TORONTO - What’s old is new again. But Rogers and the CRTC are still the roadblock to integration in Canada, defying public policy and preventing others from doing what they will not.
Forty years ago (September 3, 1979), a TV broadcaster, CFMT TV – now OMNI – launched operations. It was a brainchild of the founder of the original Corriere Canadese. He put together a team of investors to develop something novel for the day: ethnocultural, multilingual television programming.
Visionaries, some called them. What we know as Rogers Media Inc. was not among them. It was pursuing its own strategy to gain a national TV license to compete with the CBC and CTV. The founders of CFMT were responding to a “need” identified by the Laurendeau- Dunton Commission, otherwise referred to as the Bi and Bi commission – established by Prime Minister Lester Pearson, in 1963, to “inquire into and report upon the existing state of bilingualism and biculturalism in Canada … taking into account the contribution made by the other ethnic groups to the cultural enrichment of Canada and the measures that should be taken to safeguard that contribution".
The Bi and Bi Commission reported its findings and recommendations over a four-year period. By the time it was all done, one Pierre Trudeau was PM.
The population of Canada in the first two decades of the Post-war period had grown from 13.733 million, in 1950, to 21.374 million, in 1970 – a 56% increase.
Trudeau was facing challenges domestically from a “cultural revolution” - an emerging nationalism among Francophones in his home province. It was coupled with domestic terrorism, xenophobia and what today we call “populism”.
In response, to stem the tide of discontent, he embarked on a systematic reduction of immigration – at the time, primarily from Europe. To balance that off, he declared Canada would remain a bilingual nation, but it would pursue a policy of multiculturalism. Trudeau declared in the House of Commons that the Government of Canada would recognize and respect its society including its diversity in languages. But how?
Fast forward to 1978 when again Trudeau was trying to stare down the forces of change. Support for the CFMT TV initiative made sense from a policy perspective, the bulk of that 56% increase came as a result of the waves of post-war immigrants (they contributed as well to the baby boom).
The broadcaster could prove to be a useful tool in the integration process, even if the vast majority were Caucasian. The CRTC and Trudeau government granted them a license. It went further, after a successful re-election bid in 1980. In the Constitution Act, 1982, Trudeau ensured that many of the Commission’s recommendations were permanently included in the Constitution of Canada, as sections 16 through 23 of the Canadian Charter of Rights and Freedoms, including several language provisions.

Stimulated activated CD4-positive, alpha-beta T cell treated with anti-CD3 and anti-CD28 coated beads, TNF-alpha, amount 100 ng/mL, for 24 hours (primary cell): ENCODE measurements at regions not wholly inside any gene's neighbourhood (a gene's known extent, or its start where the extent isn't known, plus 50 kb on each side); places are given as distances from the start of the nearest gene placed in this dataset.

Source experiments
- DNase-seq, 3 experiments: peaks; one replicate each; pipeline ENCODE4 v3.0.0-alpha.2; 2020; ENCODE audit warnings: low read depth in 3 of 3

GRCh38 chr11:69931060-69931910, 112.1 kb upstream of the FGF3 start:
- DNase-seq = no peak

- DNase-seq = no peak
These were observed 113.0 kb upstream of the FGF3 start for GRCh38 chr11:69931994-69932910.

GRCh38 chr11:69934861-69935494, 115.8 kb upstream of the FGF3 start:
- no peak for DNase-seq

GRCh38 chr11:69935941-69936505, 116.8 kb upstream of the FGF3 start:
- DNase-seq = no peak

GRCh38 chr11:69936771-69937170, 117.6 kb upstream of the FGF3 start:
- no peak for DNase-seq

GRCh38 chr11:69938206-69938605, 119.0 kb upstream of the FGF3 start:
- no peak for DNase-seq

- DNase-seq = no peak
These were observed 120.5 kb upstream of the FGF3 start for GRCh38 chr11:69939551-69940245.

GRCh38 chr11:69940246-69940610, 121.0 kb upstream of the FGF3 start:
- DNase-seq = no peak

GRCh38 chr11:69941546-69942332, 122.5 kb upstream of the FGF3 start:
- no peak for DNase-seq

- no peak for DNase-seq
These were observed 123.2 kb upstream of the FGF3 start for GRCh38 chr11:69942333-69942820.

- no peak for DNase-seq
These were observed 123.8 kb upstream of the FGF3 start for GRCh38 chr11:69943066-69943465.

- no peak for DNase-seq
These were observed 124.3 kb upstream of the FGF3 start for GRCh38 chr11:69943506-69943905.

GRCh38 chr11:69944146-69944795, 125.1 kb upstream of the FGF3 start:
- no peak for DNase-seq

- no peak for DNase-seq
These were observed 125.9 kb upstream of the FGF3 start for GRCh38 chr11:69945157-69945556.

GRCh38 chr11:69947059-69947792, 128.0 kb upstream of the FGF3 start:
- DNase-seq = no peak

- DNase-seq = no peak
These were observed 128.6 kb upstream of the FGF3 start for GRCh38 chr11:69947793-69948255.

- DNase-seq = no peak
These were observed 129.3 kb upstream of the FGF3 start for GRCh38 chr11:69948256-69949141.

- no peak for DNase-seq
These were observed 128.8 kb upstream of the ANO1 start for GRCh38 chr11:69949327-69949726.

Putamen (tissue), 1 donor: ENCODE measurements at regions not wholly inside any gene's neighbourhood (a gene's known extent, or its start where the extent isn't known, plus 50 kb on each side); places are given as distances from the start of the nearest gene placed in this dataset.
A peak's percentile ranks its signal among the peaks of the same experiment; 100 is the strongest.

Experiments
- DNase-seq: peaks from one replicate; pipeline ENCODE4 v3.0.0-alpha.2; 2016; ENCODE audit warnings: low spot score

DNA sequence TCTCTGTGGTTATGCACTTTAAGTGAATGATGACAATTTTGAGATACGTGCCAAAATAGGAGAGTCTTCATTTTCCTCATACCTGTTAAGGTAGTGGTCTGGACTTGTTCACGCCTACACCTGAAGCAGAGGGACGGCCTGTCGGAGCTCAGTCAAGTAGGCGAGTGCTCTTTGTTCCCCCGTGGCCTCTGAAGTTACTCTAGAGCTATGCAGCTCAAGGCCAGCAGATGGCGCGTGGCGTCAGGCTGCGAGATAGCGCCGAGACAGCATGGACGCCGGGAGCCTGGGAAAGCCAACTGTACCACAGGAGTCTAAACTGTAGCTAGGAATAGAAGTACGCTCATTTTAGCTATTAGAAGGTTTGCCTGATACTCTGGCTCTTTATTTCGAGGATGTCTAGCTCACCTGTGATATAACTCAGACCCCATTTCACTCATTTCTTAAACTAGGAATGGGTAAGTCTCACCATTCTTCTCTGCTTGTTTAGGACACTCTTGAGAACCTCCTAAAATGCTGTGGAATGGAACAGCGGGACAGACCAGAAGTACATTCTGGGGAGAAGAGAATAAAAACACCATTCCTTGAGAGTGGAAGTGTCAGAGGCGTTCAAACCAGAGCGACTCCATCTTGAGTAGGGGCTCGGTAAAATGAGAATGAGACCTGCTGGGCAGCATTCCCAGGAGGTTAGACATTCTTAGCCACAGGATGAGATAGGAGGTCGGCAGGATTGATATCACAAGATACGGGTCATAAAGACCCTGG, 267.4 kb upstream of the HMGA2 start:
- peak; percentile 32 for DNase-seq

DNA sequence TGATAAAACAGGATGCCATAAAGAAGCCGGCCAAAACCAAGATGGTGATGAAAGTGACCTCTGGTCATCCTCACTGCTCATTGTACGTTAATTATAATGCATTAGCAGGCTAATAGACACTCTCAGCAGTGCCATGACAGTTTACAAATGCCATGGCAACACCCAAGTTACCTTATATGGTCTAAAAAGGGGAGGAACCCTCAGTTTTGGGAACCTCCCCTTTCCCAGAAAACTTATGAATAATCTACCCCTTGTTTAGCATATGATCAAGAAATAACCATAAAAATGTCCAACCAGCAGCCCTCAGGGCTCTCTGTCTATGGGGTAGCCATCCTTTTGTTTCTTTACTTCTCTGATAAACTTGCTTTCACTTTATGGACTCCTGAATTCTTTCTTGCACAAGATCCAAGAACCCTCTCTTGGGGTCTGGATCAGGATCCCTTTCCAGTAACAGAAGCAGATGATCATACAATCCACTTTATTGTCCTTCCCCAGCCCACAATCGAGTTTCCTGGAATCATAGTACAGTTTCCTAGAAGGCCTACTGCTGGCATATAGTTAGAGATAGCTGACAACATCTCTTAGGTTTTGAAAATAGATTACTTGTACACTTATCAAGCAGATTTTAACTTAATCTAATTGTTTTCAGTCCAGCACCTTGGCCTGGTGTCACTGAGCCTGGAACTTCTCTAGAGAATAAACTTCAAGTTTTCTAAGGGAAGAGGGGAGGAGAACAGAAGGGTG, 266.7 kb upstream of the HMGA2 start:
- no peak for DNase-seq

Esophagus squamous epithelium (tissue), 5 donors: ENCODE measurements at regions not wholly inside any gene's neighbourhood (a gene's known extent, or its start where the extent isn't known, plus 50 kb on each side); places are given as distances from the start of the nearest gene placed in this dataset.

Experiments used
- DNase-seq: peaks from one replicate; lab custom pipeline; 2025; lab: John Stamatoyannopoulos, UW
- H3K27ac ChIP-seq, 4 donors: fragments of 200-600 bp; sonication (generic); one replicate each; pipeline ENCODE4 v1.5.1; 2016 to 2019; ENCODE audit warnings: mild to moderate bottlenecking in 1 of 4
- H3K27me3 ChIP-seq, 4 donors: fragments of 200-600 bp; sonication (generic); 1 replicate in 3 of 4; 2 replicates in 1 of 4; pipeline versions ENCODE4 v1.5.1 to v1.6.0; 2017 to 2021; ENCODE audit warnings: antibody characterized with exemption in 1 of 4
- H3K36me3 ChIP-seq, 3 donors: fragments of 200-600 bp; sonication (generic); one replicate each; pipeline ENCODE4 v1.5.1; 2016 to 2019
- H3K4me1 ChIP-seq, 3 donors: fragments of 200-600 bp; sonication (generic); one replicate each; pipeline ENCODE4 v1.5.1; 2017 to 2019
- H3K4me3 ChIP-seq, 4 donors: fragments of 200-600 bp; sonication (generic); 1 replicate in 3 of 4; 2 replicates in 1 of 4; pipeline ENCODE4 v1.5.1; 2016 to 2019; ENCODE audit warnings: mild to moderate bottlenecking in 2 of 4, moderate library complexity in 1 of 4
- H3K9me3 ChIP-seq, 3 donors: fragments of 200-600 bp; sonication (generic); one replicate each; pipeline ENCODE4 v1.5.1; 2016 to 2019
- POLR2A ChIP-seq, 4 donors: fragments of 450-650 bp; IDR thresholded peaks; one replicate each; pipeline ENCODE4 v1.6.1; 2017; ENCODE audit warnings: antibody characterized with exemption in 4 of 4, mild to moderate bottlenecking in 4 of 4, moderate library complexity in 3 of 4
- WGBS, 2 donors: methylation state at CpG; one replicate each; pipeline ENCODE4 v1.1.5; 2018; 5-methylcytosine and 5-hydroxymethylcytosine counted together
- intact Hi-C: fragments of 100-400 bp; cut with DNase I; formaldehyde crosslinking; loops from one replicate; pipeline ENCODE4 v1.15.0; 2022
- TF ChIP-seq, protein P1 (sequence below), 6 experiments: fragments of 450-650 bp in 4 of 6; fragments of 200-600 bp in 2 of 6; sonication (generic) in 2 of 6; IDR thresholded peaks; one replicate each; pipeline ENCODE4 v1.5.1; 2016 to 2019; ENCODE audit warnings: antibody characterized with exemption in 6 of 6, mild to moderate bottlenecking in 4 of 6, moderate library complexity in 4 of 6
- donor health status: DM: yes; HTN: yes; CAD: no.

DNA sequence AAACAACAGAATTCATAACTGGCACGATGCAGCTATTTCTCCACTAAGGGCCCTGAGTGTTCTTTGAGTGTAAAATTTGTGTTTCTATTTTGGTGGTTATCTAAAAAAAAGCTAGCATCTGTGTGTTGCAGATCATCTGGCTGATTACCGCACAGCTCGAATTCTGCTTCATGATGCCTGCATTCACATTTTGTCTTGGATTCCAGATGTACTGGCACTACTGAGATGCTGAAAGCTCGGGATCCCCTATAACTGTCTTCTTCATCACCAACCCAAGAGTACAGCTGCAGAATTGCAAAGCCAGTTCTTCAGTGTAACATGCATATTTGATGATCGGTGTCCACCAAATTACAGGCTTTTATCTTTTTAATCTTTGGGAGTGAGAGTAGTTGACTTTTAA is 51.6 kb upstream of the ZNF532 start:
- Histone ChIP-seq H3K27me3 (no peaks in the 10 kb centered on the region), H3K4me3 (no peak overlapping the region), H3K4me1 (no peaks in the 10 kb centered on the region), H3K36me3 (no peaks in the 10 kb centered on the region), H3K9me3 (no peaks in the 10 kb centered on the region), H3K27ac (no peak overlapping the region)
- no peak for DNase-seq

Through section 27, it also formally recognized Multiculturalism. Later, in 1988, the Canadian Multiculturalism Act was then enacted by Prime Minister Brian Mulroney.
Where were the CRTC and Rogers through this public policy development? Almost immediately upon acquiring control of CFMT in 1982, with the consent of the CRTC, Rogers began a process of decreasing Canadian programming. It opted for a plug in and play model, buying inexpensive foreign-made soap operas (sometimes “dubbed”), American cartoon sitcoms, re-runs in any language or, more recently, amateur videos locally produced and paid for starving artists.
In 2015, it made a complete mockery of its conditions of license and Canadian public policy by abruptly cancelling its multilingual newscasts. Those public policy objectives were not part of their economic model. Granted, it owned the rights to the license for the duration of its term, but that license belongs to the citizens of Canada. Yet Rogers still had the audacity to request a renewal of license in 2017.
Canada’s population, meanwhile, has increased from 24.5, million in 1980, to 37.4 million today – another 53% increase, almost all the net growth attributable to immigration.
While Rogers, abetted and enabled by the CRTC, “fattens” its bottom line, that Allophone community of 7 million plus still has no national news and current affairs daily programming to reflect its contribution to the Canadian fabric.
A second Trudeau, Justin, has an opportunity to complete his father’s work. What is best for Rogers is not necessarily what is best for Canada.
Four legal Petitions to Cabinet are urging Prime Minister Trudeau review and vary the CRTC decision.